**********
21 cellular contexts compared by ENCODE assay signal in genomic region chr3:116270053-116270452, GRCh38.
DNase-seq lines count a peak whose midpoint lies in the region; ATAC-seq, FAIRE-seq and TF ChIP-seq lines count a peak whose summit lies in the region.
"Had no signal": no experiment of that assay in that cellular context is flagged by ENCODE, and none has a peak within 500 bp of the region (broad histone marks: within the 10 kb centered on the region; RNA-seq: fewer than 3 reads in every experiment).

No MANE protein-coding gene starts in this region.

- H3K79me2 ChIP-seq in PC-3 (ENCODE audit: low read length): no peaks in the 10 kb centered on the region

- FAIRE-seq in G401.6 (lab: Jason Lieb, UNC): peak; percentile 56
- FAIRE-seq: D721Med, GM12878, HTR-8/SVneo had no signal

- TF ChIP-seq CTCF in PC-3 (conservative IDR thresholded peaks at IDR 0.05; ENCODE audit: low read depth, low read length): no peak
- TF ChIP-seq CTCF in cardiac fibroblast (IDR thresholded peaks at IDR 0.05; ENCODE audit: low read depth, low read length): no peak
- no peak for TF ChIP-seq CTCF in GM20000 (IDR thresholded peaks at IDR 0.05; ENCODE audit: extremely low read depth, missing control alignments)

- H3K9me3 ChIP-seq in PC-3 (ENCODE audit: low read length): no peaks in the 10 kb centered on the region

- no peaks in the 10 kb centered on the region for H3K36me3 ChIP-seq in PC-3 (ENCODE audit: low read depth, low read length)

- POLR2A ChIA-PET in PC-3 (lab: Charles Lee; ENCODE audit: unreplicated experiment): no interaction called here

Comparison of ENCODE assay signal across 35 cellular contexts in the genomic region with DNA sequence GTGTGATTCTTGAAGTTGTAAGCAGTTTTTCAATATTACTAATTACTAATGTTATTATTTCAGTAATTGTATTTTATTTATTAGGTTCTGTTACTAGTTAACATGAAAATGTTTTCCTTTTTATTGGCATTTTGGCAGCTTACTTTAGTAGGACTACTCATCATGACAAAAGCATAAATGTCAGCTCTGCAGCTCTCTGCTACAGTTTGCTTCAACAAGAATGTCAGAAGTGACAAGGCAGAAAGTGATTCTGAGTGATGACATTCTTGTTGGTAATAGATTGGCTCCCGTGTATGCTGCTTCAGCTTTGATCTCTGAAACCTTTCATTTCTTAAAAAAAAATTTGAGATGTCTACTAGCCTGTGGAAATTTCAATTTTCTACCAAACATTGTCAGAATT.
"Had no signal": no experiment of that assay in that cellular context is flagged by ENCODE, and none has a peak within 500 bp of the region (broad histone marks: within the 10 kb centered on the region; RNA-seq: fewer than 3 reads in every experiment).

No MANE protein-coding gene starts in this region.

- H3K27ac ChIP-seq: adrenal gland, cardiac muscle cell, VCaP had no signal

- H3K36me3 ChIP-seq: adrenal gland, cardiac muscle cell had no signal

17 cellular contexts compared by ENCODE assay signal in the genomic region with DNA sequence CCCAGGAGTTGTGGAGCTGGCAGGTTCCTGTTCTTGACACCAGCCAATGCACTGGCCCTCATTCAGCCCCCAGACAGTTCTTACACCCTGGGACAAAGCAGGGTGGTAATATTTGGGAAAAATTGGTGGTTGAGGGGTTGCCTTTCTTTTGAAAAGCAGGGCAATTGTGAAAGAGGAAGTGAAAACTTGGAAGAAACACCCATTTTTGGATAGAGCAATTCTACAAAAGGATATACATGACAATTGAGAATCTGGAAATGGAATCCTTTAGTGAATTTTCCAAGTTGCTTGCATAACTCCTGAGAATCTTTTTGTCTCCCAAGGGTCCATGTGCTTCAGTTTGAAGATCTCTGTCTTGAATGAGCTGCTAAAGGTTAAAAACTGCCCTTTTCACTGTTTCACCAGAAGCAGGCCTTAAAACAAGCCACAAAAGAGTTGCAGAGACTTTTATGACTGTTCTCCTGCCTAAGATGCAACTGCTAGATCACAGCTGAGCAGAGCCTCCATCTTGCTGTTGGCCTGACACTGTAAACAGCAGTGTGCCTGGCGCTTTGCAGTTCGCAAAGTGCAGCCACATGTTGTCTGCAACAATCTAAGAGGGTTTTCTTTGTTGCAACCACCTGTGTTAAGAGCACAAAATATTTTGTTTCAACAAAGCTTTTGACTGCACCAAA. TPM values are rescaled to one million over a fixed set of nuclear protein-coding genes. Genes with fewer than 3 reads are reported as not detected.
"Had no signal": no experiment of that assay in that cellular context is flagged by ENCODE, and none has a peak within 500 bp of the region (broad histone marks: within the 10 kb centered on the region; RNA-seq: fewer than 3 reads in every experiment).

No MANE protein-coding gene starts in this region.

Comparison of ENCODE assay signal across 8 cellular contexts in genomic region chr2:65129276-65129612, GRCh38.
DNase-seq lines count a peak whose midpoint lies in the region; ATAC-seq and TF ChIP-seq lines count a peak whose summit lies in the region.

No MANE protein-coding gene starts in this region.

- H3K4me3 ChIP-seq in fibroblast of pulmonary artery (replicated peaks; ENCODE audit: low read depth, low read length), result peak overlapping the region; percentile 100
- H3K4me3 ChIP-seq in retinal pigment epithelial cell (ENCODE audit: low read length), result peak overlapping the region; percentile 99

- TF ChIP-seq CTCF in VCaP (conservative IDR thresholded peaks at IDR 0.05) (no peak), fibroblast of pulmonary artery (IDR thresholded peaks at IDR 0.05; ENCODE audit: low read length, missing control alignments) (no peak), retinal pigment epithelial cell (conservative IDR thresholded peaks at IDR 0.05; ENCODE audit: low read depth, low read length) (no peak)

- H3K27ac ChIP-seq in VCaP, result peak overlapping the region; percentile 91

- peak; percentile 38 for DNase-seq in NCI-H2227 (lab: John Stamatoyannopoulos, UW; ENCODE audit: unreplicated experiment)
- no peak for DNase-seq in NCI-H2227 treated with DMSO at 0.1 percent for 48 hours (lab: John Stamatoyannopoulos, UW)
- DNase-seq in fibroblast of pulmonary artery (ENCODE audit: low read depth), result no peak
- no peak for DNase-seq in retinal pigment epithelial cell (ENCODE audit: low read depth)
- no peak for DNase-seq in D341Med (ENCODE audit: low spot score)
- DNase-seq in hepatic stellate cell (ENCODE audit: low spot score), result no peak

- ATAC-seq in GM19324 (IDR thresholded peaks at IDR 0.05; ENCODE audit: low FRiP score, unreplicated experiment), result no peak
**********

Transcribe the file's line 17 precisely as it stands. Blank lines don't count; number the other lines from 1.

- H3K27ac ChIP-seq: adrenal gland, cardiac muscle cell, VCaP had no signal